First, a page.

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Wales Weekly: our niche, our stories


Wales Weekly is headed toward its close as dozens of new hopefuls flock to Cardiff University looking for a place in one of the school’s renowned journalism and media masters programmes.

Next year this space will be filled by a new group of international students who will have access to a playground that celebrates freedom of press and a legal system that promises freedom of expression.

The advent of new media and the engines that drive WordPress and Blogger and the myriad of similarly-focused websites, have provided a new scope for student journalists.

New modules have been added to next year’s course in recognition of what this access offers communities and wider societies. The significance of which is routinely promulgated on television and in newspapers: from the Arab Spring, to the Turkish prime minister’s banning of Twitter this month, and even offering a new form of accountability in China.

In Wales, these opportunities come in the form of the ‘hyperlocal’. Easier access to conduits for expression has provided a space for journalists, the socially conscious and regular citizens, to write on hyper-focused topics that cater for communities of which the mainstream press could never satisfy.

Wales Weekly, in its print, tabloid and web offerings has jumped into this space. The focus adopted has been against the ordinary use of these tools. In fact, the paper has looked outwards at Wales’ place in the world, and not inwards at community-based interests.

The offering remains alone in its challenging niche.

What these platforms have provided is a way for Wales Weekly and other similarly constructed niche-driven media productions, to offer content to real-time consumers. The hypothetical becoming very real.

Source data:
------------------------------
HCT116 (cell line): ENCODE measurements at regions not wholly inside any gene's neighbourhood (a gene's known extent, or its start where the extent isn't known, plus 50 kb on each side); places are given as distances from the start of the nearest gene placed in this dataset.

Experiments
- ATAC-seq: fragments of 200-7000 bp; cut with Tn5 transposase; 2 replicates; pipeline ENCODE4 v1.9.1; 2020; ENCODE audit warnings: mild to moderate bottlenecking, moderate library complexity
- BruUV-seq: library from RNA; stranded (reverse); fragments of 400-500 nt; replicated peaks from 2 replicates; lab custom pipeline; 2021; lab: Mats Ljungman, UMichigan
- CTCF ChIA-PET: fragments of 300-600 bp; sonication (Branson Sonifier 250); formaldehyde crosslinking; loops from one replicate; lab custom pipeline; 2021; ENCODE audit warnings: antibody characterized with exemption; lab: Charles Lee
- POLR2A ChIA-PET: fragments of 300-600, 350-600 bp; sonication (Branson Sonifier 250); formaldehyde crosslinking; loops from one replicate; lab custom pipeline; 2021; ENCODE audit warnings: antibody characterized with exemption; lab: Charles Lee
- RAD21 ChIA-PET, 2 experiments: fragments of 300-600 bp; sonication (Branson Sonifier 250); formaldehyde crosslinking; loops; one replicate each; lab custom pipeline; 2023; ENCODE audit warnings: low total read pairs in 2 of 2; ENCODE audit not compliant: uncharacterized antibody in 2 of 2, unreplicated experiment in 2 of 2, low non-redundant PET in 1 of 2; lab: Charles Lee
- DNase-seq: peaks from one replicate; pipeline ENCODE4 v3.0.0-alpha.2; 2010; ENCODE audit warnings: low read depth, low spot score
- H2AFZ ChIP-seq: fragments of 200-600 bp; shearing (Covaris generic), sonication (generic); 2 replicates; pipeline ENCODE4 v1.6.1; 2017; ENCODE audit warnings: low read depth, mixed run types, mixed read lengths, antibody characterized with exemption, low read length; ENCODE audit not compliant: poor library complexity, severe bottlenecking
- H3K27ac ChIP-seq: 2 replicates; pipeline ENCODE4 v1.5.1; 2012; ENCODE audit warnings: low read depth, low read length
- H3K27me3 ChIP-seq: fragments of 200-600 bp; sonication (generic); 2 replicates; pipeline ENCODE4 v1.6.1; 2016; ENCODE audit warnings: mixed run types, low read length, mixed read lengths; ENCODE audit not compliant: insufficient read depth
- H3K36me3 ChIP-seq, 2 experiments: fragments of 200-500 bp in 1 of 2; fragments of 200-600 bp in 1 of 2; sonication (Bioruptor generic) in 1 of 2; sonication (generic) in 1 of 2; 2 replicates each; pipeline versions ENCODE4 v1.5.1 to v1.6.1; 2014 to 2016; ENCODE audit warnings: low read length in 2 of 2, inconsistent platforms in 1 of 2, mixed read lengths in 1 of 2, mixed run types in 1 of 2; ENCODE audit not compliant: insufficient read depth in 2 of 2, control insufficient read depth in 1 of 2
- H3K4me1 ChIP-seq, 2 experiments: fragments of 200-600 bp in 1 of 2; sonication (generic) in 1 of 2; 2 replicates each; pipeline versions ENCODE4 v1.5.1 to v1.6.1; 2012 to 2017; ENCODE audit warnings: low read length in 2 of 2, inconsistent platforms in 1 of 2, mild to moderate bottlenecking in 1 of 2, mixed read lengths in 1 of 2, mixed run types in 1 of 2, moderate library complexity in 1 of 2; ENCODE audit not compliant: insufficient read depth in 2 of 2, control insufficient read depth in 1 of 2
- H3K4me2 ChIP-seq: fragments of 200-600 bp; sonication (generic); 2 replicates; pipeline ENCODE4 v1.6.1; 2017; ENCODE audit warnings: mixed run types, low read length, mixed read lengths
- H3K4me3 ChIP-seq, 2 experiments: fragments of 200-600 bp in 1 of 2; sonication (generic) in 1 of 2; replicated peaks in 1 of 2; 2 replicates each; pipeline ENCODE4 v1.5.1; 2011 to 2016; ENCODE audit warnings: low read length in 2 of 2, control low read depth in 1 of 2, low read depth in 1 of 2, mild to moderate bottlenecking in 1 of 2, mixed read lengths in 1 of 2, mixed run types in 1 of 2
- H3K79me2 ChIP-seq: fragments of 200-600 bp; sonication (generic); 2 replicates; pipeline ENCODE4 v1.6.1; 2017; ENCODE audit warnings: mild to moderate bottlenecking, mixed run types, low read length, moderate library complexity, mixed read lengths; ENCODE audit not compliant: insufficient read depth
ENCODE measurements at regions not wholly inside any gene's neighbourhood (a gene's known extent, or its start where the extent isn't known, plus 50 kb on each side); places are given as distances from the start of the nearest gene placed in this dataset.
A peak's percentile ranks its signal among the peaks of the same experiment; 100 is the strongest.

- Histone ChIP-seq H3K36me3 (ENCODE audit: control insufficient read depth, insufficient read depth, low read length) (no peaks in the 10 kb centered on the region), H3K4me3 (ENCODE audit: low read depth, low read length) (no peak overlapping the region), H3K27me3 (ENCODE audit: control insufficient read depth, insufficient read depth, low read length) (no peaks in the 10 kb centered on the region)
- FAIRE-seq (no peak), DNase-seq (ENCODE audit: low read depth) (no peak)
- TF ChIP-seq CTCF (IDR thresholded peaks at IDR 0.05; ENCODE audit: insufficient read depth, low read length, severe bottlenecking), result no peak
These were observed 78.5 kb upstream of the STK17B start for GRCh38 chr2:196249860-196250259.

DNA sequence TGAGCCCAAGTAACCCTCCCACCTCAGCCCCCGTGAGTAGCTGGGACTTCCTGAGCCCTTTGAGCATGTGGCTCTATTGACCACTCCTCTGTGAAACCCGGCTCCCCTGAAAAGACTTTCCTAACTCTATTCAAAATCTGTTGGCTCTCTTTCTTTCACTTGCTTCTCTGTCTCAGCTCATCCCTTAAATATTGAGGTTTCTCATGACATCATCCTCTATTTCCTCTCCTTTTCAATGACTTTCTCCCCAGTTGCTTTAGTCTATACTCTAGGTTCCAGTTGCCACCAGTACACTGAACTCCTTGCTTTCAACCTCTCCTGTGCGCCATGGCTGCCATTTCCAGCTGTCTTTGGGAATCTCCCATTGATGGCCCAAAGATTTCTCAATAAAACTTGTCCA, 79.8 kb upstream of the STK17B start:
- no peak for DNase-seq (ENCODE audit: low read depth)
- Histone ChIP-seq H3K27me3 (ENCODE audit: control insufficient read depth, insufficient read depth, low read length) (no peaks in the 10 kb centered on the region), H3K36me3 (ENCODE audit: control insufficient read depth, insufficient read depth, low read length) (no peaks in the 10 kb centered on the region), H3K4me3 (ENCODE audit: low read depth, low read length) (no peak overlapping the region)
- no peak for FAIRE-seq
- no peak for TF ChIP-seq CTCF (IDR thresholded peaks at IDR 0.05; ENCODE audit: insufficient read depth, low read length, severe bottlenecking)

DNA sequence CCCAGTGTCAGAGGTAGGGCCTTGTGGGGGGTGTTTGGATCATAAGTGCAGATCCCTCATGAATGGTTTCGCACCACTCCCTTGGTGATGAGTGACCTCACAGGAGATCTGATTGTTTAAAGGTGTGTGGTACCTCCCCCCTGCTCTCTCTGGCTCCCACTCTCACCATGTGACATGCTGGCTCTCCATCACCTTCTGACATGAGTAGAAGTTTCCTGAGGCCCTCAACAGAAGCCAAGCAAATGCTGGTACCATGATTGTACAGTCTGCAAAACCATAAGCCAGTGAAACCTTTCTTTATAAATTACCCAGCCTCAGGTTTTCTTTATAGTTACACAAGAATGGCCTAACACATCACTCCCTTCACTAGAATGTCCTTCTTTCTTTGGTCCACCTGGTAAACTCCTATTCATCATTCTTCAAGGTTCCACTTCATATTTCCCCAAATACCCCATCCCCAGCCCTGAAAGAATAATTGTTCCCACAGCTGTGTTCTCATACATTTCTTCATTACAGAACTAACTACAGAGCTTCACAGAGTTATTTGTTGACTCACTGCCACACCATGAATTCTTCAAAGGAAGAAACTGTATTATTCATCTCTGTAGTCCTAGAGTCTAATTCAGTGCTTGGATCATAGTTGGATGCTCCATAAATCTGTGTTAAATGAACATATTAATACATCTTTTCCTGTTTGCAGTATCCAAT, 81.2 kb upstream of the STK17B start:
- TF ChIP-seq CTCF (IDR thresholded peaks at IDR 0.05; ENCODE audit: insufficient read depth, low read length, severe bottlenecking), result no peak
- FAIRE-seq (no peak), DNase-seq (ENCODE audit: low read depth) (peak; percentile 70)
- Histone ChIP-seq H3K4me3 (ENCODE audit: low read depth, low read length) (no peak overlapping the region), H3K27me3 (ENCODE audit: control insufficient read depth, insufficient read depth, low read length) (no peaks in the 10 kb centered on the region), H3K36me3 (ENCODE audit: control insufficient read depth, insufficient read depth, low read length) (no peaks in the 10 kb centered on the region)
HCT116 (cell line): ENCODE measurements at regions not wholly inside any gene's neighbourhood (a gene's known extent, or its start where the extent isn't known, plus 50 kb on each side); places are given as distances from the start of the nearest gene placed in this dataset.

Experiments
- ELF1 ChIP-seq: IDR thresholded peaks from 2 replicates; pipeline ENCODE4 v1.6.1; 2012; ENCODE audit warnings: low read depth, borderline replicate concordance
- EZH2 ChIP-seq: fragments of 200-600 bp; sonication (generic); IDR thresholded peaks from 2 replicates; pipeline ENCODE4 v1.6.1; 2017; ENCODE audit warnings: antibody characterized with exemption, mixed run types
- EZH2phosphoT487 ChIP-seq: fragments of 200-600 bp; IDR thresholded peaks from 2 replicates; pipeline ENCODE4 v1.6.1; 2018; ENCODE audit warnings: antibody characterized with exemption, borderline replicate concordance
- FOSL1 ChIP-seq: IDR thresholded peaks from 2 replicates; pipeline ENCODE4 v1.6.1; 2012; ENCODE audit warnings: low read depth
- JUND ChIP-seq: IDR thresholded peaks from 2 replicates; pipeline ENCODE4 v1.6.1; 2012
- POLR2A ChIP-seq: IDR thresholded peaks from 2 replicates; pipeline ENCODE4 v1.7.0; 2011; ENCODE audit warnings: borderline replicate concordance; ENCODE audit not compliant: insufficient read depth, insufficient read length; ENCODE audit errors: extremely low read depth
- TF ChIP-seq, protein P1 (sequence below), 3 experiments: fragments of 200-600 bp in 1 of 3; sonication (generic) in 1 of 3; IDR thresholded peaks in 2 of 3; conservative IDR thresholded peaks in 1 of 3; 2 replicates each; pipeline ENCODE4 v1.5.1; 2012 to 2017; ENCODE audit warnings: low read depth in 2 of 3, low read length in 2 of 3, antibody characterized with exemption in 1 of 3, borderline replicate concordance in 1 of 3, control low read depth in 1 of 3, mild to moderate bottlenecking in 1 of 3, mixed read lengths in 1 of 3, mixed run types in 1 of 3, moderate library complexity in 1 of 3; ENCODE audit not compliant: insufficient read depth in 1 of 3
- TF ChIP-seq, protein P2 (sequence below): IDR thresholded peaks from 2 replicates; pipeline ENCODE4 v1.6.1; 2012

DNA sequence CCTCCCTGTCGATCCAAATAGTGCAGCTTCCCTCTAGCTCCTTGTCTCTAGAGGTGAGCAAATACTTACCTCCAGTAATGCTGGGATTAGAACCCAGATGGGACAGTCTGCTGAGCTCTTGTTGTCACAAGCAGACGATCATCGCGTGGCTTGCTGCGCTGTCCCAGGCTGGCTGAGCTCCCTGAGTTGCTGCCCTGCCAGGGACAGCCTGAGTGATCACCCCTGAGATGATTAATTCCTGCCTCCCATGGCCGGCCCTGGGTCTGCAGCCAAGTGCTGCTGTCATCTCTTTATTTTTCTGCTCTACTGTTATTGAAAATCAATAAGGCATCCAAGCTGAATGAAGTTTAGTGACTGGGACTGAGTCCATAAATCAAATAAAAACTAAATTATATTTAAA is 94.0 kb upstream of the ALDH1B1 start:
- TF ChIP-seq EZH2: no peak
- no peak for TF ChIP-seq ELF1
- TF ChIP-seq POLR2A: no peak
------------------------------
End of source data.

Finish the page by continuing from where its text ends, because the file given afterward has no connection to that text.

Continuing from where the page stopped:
In the process these new avenues and forms of media are exploring the idea that self-reflection is prioritised and projects treated critically and fairly within a context of encouragement and improvement.

Wales Weekly is committed to the ideals of freedom of press and considers the rise of citizen journalism in this context as an exciting and empowering new venture.

Through this, the Wales Weekly has valued compliment and criticism equally. It has extracted the fairness in the words of its detractors and seeks to consistently improve itself.

In its final edition at the close of the second academic semester, Wales Weekly thanks its readers for accepting our offering in a young and expanding journalistic space and takes pride in producing an offering that contributes to a wider net of engagement by people across the world.


One thought on “Wales Weekly: our niche, our stories

  1. Reblogged this on aparallellee and commented:
    I’ve wanted to reblog this since last month. It’s true that our knowledge into Wales isn’t adequate for each of our writers to become a independent journalist reporting on issues related to politics, economy, nationalism or even history of this beautiful, marvellous land. However, we have been trying, to get our own interview, to generate original content, to let people know things in which we think they might be interested…
    Nevertheless, it’s not a surprise that we got some complaints and critiques. This is the right beginning of starting journalism: you try to go across the river by hopping over stones, you don’t realise that you need to feel the stone first before you put pressure on it until you fall into the river.
    All in all, it’s been a pleasure to work with my colleagues and to establish “our own media”.

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